The 5 Biggest Meat Stories of 2013

Eugene Sergeev/Shutterstock<a href="http://www.shutterstock.com/pic-126268430/stock-photo-mincer-machine-with-fresh-chopped-meat.html?src=G7sOJ9I-ov1KWEfwpR-EXw-1-15" target="_blank">Eugene Sergeev</a>/Shutterstock

Facts matter: Sign up for the free Mother Jones Daily newsletter. Support our nonprofit reporting. Subscribe to our print magazine.


The food-politics beat took a carnivorous turn in 2013. It’s not that all the year’s biggest stories involved the meat industry, but most seemed to. Here they are, in no particular order.

We’re emerging as the globe’s factory farm.
First, Virginia-headquartered pork giant Smithfield Foods announced it was phasing out ractopamine, a growth-enhancing, stress-inducing drug banned in China, the European Union, and Russia. Then it shocked the world by announcing it had been bought out by Shuanghui International, a Chinese conglomerate. And then several huge beef processors announced they were dropping Zilmax, a ractopamine-like growth enhancer for cows, also banned in big foreign markets. Meanwhile, China’s expanding industrial footprint is rapidly degrading its farmland even as its appetite for meat continues to grow. What do all these data points have in common? They signal a US meat industry increasingly looking to foreign markets for growth as America’s meat appetite wanes. And that means that even as we eat less meat, American communities will have to deal with the consequences of ever-intensifying meat production: water pollution, hollowed-out local economies, “egregious” food safety violations, deplorable working conditions, and an ongoing explosive manure foam problem.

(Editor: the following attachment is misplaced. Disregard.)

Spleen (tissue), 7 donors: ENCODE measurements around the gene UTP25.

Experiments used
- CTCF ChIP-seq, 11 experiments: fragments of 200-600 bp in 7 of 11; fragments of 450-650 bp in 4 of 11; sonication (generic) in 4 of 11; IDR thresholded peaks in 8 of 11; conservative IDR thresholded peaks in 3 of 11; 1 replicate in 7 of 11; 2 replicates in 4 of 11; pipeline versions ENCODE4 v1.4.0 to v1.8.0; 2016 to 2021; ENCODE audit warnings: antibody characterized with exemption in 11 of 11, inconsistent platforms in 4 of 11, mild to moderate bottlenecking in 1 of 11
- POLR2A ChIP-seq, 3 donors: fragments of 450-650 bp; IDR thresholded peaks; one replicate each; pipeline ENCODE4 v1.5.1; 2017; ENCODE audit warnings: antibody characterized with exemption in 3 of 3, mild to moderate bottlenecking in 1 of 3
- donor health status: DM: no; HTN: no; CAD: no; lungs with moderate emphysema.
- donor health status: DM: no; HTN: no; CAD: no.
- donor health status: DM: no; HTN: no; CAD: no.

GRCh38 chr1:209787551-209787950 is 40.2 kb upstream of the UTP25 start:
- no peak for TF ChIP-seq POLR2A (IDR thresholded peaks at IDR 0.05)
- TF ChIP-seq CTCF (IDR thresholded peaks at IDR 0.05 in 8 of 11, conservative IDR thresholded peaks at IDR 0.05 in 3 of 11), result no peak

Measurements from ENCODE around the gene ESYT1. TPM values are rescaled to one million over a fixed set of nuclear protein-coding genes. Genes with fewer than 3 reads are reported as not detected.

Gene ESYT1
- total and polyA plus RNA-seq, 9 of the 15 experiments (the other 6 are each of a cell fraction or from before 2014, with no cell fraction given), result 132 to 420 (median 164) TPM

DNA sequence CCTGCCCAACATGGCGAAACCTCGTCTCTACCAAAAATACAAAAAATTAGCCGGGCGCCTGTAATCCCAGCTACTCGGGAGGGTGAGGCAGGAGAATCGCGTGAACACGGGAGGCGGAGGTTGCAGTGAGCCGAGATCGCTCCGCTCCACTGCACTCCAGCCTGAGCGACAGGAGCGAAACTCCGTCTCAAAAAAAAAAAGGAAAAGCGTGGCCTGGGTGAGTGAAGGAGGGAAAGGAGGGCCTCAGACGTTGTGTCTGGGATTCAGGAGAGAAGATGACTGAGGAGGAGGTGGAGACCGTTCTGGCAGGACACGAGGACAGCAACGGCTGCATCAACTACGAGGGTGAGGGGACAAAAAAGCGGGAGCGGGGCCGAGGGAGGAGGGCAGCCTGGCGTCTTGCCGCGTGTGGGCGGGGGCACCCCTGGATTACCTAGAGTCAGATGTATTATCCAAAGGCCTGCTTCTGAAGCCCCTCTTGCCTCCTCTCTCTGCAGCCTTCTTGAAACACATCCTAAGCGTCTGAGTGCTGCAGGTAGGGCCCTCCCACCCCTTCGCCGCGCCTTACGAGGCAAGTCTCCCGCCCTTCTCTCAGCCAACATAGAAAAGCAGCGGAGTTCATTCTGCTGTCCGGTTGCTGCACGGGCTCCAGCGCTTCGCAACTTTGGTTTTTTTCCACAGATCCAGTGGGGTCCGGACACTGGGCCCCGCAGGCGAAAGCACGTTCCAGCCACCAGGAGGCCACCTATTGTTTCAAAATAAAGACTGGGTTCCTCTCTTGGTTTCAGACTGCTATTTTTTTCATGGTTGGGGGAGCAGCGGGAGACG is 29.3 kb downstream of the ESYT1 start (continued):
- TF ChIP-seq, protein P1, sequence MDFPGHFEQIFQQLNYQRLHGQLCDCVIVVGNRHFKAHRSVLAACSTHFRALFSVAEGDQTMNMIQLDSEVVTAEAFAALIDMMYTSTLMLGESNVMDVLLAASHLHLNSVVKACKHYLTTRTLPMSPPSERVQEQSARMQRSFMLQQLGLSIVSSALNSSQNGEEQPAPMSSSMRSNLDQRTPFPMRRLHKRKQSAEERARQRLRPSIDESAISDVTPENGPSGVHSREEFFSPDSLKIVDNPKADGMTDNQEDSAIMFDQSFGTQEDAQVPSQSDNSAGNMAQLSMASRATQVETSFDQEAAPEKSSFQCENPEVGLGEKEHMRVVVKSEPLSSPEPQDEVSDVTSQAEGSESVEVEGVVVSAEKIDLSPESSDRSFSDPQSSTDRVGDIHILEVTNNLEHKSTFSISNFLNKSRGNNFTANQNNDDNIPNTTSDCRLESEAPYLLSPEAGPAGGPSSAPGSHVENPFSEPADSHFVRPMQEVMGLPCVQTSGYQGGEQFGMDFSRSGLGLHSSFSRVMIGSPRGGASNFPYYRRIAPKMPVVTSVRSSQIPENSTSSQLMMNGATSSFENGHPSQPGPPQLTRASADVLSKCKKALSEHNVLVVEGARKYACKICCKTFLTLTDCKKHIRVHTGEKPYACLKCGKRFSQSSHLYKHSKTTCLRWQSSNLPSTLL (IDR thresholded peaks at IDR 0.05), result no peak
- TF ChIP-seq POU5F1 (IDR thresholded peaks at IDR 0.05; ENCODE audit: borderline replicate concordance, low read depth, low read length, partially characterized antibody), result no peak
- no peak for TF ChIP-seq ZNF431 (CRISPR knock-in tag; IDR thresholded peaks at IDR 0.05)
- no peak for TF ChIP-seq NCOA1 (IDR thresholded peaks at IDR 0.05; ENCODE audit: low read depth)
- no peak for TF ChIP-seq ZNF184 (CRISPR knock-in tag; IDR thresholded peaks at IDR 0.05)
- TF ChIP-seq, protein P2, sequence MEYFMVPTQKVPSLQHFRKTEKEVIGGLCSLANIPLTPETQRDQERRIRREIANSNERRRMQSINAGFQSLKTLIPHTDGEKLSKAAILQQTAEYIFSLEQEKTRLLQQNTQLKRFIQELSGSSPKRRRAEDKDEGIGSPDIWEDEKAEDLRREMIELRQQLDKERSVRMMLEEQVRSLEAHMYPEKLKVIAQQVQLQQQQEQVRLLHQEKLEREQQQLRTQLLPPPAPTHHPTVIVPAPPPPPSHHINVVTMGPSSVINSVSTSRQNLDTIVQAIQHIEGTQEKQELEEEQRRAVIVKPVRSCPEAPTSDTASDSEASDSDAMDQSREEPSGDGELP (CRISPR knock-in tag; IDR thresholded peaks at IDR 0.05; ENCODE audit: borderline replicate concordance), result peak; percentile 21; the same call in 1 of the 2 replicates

The USDA really, really wants to speed up poultry slaughterhouse kill lines while reducing its inspection responsibilities.
Shaking off fierce opposition from food safety and worker advocates and a scathing report from the Government Accountability Office, the Obama administration tenaciously clung to long-brewing plans to cut inspectors on poultry kill lines while simultaneously allowing those lines to speed up, a move that would save the poultry industry a cool quarter billion dollars per year. The gory details are here and here. Meanwhile, the Obama administration isn’t alone in its eagerness for the change—this week, a bipartisan group of 13 US senators, mostly from chicken-heavy states like Arkansas, Missouri, and North Carolina, signed a letter to the USDA urging finalization of the speedup.

The FDA took tentative but important steps to curtail antibiotic abuse on meat farms. Finally. Sort of.
Way back in 1977, the Food and Drug Administration acknowledged the obvious: When you stuff animals together by the thousands and give them low daily doses of antibiotics, their bacteria will evolve to resist those drugs. Thirty-six years later—just this month—the administration finally did something about it. Kind of. True, most of the new rules curtailing antibiotics are voluntary. But as I noted, it rolled out a new proposal that would force meat producers to get a veterinarian’s approval before treating animals with antibiotics that are commonly used to treat human infections—a potentially (depending on how it’s enforced) significant reform.

Fast-food workers push back against low wages.